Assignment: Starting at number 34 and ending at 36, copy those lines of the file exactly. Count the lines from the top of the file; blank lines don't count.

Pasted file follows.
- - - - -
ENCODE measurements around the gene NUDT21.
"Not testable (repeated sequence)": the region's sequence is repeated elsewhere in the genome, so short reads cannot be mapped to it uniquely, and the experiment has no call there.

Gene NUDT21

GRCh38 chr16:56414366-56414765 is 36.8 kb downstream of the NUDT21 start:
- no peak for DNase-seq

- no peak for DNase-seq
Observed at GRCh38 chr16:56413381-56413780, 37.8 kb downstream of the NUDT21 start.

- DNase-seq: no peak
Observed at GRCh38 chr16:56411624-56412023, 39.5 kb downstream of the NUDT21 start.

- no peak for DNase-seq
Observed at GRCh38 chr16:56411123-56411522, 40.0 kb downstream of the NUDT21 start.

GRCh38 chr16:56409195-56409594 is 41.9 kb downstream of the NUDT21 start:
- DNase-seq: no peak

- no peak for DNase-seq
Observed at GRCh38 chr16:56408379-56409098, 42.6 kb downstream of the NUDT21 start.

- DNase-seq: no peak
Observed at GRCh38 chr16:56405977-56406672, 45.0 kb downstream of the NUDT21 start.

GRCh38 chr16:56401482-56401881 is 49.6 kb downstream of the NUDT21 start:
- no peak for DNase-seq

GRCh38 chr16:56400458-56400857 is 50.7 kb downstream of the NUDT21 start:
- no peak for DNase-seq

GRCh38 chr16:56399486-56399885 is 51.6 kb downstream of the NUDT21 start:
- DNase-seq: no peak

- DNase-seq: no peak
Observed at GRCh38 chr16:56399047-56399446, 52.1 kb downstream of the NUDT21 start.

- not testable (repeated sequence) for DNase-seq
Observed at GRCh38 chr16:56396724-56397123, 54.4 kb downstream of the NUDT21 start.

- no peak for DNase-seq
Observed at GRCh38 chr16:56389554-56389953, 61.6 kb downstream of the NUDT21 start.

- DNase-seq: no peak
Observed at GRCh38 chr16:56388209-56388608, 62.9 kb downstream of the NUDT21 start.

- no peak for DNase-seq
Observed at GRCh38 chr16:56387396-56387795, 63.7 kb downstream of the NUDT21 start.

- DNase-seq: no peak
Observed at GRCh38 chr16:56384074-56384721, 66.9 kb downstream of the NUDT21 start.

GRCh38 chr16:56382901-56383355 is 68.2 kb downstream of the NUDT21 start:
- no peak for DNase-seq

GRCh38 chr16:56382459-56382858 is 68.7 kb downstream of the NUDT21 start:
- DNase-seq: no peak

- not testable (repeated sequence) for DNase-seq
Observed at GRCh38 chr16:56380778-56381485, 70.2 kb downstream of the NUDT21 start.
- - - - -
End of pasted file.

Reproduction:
- DNase-seq: no peak
Observed at GRCh38 chr16:56384074-56384721, 66.9 kb downstream of the NUDT21 start.

GRCh38 chr16:56382901-56383355 is 68.2 kb downstream of the NUDT21 start: